Shot in the sad, dark color of ash and brightened only by streams of human blood, Letters From Iwo Jima is one of the great war movies - or antiwar movies - of all time.

Clint Eastwood, whose directing career continues to astound (Bird, Unforgiven, Mystic River, Million Dollar Baby - and a paltry 26 others!), has managed what few, if any, filmmakers have attempted. That is, to offer dual projects that capture the bravery, the fear, the bungling, the strategizing, the loss of life - and taking of life - experienced by both sides in a war.

More important: Letters From Iwo Jima and its companion piece, Flags of Our Fathers, show that the demonized, dehumanized "enemy" is, in fact, composed of very real, very similar sorts of human beings.

With Flags, released in October, Eastwood showed the 1945 invasion of the tiny volcanic isle from the vantage point of U.S. participants - Marines and Navy - in the historic World War II battle. Encumbered to a degree by a tricky framework (present-day interviews and layers of flashback) and a second act that described how the iconic photograph of a small band of Marines raising the American flag was co-opted by politicians back home, Flags had moments of fierce intensity and insight.

But despite its cutting commentary about presidents and propagandizing, about the shaky nature of heroism and the making and breaking of men, Flags was a flawed, occasionally unfocused affair.

By contrast, Letters From Iwo Jima, with its simpler structure and superb performances, is just about perfect. In Japanese, with a Japanese cast led by Ken Watanabe (as the commanding officer who knows that his mission, and men, are doomed) and Kazunari Ninomiya (a young baker who leaves his bride back home to join the Imperial Army), the film offers a powerful study of a nation, and military culture, rooted in honor. But it also shows how the realities of war - and the mounting hopelessness of Japan's Iwo Jima stand - clashed with the Imperial Army's "death before surrender" mandate.

Watanabe, who played Tom Cruise's antagonist-turned-mentor in The Last Samurai, stars as Gen. Tadamichi Kuribayashi, a gentleman officer whose prewar visits to the States afford him a view of America, and Americans, far different from the one promulgated by his commanders. Kuribayashi arrives on Iwo Jima in the weeks before the U.S. attack, surveying the terrain and talking to his troops. He writes long, eloquent letters home, embellished with lovely drawings and sketches. (Crash writer-director Paul Haggis used the real Kuribayashi's letters, discovered decades after the war, to shape the screenplay, which was written with Iris Yamashita.) But the general's humor, and easygoing rapport with the conscripts, engenders the resentment of his fellow officers.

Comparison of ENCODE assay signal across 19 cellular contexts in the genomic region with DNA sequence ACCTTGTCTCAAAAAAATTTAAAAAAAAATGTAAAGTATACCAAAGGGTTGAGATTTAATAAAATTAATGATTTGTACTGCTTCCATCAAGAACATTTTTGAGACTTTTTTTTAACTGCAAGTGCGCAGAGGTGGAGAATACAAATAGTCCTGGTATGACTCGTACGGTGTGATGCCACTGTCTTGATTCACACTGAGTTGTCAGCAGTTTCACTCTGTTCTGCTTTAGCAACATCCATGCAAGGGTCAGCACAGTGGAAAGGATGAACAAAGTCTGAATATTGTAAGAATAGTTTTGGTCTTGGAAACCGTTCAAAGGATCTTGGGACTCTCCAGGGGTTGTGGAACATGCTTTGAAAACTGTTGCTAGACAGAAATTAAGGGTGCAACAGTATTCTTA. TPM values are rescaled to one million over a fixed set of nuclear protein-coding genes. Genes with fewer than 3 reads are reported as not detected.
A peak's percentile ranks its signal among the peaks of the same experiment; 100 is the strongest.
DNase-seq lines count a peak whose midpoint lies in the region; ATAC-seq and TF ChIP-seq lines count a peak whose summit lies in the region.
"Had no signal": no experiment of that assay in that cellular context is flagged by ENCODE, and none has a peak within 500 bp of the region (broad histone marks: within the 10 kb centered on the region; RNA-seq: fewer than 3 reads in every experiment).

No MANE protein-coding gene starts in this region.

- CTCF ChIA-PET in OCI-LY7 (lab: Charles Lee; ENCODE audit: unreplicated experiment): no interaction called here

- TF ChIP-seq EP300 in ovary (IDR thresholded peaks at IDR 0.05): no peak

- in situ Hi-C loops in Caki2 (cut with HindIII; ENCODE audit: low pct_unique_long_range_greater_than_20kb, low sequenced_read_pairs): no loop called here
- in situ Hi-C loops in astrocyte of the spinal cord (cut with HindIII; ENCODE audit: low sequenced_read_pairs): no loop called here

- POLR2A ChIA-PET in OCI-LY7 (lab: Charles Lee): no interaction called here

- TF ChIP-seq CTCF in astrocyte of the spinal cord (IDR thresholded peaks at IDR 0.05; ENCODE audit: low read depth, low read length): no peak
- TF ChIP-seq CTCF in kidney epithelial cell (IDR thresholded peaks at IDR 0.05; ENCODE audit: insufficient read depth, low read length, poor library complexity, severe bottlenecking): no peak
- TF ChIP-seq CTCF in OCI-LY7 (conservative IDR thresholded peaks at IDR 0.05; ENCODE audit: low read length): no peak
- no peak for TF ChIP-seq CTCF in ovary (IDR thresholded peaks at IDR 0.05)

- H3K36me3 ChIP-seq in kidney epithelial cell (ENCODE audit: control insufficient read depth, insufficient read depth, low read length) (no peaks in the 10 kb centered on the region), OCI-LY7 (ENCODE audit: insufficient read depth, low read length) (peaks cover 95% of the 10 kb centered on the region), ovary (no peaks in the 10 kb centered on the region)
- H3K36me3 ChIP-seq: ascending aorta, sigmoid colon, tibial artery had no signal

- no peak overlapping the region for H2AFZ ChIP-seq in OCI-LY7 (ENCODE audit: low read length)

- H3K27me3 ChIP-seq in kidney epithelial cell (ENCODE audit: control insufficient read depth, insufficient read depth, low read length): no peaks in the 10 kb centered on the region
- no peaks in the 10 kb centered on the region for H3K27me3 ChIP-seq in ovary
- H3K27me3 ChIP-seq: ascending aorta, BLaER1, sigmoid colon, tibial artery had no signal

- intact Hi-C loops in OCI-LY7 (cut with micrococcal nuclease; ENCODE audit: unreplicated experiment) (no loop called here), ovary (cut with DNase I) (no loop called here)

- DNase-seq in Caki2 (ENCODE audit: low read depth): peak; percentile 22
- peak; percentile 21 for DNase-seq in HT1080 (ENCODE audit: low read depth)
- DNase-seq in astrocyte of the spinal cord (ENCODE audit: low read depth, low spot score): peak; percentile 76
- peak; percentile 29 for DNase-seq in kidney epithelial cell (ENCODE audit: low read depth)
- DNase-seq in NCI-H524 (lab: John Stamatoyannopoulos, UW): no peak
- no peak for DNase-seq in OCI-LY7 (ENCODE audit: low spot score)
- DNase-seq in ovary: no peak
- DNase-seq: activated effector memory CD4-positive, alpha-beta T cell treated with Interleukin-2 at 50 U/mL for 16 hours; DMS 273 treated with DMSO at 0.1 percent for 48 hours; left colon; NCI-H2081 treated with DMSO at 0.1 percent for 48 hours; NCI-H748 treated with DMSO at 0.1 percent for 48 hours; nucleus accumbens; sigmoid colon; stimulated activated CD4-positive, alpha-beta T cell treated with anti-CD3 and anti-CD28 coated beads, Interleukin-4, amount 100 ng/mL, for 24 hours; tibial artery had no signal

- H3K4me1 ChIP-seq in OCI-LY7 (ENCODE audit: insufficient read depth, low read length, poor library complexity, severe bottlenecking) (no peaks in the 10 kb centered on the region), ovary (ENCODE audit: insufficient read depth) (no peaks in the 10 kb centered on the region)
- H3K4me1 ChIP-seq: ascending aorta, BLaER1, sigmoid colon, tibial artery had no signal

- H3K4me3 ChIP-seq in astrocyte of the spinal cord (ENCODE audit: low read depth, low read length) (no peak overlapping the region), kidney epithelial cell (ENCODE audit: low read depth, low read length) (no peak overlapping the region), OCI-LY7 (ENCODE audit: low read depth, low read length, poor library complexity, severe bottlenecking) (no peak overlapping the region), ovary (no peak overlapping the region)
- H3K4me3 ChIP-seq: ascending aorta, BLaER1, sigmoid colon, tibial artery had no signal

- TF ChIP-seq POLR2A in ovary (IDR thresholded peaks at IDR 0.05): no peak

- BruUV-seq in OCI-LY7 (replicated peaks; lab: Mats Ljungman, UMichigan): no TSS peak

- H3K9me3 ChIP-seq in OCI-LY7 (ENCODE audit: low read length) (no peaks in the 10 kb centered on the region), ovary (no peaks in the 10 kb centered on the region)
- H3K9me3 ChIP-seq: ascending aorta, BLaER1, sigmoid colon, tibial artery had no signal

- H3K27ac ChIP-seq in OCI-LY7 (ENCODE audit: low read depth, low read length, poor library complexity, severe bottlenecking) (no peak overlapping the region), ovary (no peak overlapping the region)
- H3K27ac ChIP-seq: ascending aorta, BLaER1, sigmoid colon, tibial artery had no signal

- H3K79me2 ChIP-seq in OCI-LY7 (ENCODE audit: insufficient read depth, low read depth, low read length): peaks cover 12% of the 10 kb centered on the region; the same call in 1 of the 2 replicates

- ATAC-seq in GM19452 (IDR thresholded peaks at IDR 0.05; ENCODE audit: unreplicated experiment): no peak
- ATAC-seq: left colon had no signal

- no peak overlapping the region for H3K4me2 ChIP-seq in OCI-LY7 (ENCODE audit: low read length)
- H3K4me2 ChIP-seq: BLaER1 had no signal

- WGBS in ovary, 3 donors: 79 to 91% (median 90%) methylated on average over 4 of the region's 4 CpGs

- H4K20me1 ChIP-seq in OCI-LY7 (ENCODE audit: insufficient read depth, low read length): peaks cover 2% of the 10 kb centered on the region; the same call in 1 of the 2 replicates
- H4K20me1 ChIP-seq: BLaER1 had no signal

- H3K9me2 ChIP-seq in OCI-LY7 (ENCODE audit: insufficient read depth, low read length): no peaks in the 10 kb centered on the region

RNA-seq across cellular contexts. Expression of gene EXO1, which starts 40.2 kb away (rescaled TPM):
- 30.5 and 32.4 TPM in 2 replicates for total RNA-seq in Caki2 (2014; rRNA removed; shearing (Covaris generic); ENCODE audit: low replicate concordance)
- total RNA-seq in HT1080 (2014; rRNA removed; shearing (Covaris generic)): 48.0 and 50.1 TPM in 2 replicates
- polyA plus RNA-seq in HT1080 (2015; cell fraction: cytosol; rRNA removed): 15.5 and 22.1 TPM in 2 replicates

Ninomiya, a Japanese pop star with a shaggy, wide-eyed demeanor, plays Saigo, a soldier who has left his wife and infant daughter back home for this desolate place, and whose comments, laced with irony and fatalism, border on treason - at least as far as his immediate superiors are concerned. As the troops build a vast network of tunnels and fortifications, artillery fire punctuates their talk - and rocks the ground beneath them. The men share stories about friends and family. They wonder if there's any hope of getting out alive.

Although Letters From Iwo Jima is very much a pair with Flags of Our Fathers - intersecting, at several points, with the same swift, chilling, deadly confrontations - it is possible to see one without the other. And it is possible to come away, especially from a viewing of Letters, but also from Flags, with a deeper sense of the futility, but also the seeming inevitability, of war.

Letters From Iwo Jima **** (out of four stars)

Produced by Clint Eastwood, Steven Spielberg and Robert Lorenz, directed by Eastwood, written by Paul Haggis and Iris Yamashita, based on the book Picture Letters From Commander in Chief, photography by Tom Stern, music by Kyle Eastwood and Michael Stevens, distributed by Warner Bros. Pictures. In Japanese with subtitles.

Running time: 2 hours, 21 mins.

Gen. Kuribayashi........ Ken Watanabe

Saigo. . . Kazunari Ninomiya

Baron Nishi. . . Tsuyoshi Ihara

Shimizu. . . Ryo Kase

Parent's guide: R (violence, profanity, adult themes)

Playing at: Ritz FiveEndText

Contact movie critic Steven Rea
at 215-854-5629 or Read his recent work at